Anita Ekberg, the 83 year-old Swedish actor who died in Rocca di Papa near Rome, on Sunday, was best known for her arrestingly sensual scene in La Dolce Vita. Wading into the tourist hotspot of Rome's Trevi Fountain in a strapless black dress, she almost froze to death in the icy cold waters of February when the film, directed by Federico Fellini, was shot.
On top of this, her co-star, the dashing and debonair Marcello Mastroianni, was drunk on vodka, which helped him to keep warm. But he was stumbling, necessitating repeated takes. Finally, "they had to literally lift me out of the water, because I could not feel my legs", Ekberg had once said.
Ekberg married twice -- first to actor Anthony Steel from 1956 to 1959 and then to actor Rik Van Nutter from 1963 to 1975. She had no children.
Apart from her most celebrated appearance in La Dolce Vita, Ekberg was also known for her roles in War and Peace with Audrey Hepburn, Artists and Models with Jerry Lewis and Dean Martin and Paris Holiday with Bob Hope. She tried, but lost out on the part of Honey Ryder in the first James Bond movie, Dr. No.
A former Miss Sweden, Ekberg clinched a Golden Globe for Most Promising Newcomer for one of her first Hollywood forays, the 1955 thriller Blood Alley with John Wayne and Lauren Bacall.
Ekberg was born in Malmo, Sweden, on September 29 1931, the sixth of eight children. In 1951, she was crowned Miss Sweden, and went to the US to vie for the Miss Universe title. She did not win this, but instead got a contract with Universal. She landed small parts there and also appeared in Bob Hope's television serials - where her curves were "fodder for jokes".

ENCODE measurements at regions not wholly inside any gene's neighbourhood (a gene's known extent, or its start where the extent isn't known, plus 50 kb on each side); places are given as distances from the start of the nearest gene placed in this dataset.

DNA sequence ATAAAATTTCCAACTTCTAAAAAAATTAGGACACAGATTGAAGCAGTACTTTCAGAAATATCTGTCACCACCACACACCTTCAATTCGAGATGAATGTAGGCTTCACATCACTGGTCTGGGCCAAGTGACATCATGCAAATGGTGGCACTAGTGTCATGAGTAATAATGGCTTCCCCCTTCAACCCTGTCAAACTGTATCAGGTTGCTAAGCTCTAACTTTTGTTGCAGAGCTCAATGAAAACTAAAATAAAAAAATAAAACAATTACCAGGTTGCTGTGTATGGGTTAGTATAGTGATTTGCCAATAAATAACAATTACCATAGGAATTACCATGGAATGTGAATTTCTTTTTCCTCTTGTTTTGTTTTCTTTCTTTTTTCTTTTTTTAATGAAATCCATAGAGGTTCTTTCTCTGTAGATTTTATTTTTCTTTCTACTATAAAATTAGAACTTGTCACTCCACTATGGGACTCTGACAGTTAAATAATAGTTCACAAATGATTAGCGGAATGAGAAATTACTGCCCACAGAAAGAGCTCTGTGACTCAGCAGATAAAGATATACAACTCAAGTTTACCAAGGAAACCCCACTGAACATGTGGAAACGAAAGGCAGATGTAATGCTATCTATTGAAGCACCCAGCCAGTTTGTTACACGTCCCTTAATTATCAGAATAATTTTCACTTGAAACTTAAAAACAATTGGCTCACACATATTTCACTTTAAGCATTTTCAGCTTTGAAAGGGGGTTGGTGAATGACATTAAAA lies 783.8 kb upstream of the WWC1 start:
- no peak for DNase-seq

Over five decades, she made over 50 films. By the late 1970s, her career was just about over. Her most recent role was portraying Ingrid in the Italian television series, 'Il Bello Delle Donne' produced by Silvio Berlusconi's Mediaset.
In contrast to her early and middle life, Ekberg's last years were one of suffering. She broke her hip when her pet dog knocked her down. And when she was in hospital, her house was robbed and also damaged in a fire, and according to the Italian media, she died lonely and penniless.
It was a sad end to one of the best known pinup girls (along with Marilyn Monroe) whose seductive magnetism drew men like nothing else. And she partied and partied as if there was no tomorrow.